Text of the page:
Witness: Pistorius should've heard me say the gun was loaded
Oscar Pistorius would have heard a friend warn him there was a bullet in the chamber of a gun he handed to the athlete, the high court in Pretoria heard on Tuesday.
"The acoustics in that restaurant are terrible, particularly at lunchtime, but because of the proximity of our heads it is impossible that he could not have heard me say the gun was 'one up'," Darren Fresco replied to questioning from Barry Roux, SC for Pistorius.
"One up" means there is a bullet in the chamber.
Fresco was testifying about a shot that went off from his Glock pistol after he passed it under a table to Pistorius at Tasha's restaurant in Melrose Arch, Johannesburg, in January 2013.
Boxer Kevin Lerena and a British sprinter were with Pistorius and Fresco at the time.
The gun fired and a bullet went into the tiled floor under the table.
Fresco and Pistorius were sitting diagonally across from one another and leaned towards each other as the gun was passed.
Shot through open sunroof
Court was adjourned for 10 minutes owing to a problem with the recording equipment.
Pistorius is accused of the murder of model and law graduate Reeva Steenkamp on February 14 last year.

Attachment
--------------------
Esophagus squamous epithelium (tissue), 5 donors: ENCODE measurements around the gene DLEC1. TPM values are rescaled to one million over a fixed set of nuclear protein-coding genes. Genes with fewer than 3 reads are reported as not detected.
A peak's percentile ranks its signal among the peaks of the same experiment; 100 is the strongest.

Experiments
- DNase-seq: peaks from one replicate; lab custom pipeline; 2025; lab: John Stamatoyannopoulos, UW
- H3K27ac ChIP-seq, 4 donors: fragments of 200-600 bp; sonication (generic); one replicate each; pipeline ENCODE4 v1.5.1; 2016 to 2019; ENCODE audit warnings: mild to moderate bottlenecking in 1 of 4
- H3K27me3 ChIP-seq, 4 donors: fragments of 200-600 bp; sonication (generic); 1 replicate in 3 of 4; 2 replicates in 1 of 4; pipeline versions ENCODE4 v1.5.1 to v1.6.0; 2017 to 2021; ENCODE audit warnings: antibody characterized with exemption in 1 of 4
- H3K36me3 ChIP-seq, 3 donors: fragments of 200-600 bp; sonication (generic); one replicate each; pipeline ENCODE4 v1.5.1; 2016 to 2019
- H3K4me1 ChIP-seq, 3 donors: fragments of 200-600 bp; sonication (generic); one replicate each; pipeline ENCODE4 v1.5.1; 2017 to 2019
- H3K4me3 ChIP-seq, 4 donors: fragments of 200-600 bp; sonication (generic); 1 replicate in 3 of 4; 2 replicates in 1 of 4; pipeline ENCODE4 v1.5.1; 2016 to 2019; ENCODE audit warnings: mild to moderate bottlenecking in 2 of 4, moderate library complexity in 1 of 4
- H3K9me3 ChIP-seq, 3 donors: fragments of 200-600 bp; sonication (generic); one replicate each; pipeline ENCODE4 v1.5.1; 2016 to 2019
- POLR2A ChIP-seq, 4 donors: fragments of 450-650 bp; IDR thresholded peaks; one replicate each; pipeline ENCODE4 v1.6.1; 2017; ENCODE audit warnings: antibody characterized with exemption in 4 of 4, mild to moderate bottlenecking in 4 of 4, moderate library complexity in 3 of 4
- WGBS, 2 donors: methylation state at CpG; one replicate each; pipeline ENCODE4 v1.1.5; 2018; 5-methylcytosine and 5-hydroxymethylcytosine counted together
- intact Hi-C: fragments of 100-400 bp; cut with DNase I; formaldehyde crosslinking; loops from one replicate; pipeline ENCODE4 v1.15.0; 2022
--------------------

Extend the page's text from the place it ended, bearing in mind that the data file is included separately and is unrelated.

He is also charged with illegal possession of a firearm and ammunition, and two counts of discharging a firearm in public.
In September 2010, he allegedly shot through the open sunroof of a car with his 9mm pistol while driving with friends in Modderfontein.
Earlier, Fresco was silent in his statement on Pistorius seeking to shift blame for a shot fired in a Johannesburg restaurant.
Lerena testified last week that a gun went off by accident when it was being passed between the friends at the restaurant in Melrose Arch.
Lerena said Pistorius was holding it at the time and after it accidentally went off, he asked that someone else take the blame because it would cause "tension" in the media.
Alleged blame shifting
Fresco conceded that he had consulted lawyers before he made his statement, saying he did not want to get into trouble.
But he could not explain why he left out the alleged blame shifting.
Roux said it would have been easy to put in the statement that Pistorius wanted to shift the blame.
"I can't give you a reason for that," he said, occasionally swivelling in the court chair as Roux cross-examined him.
He said he did tell his counsel about this. – Sapa.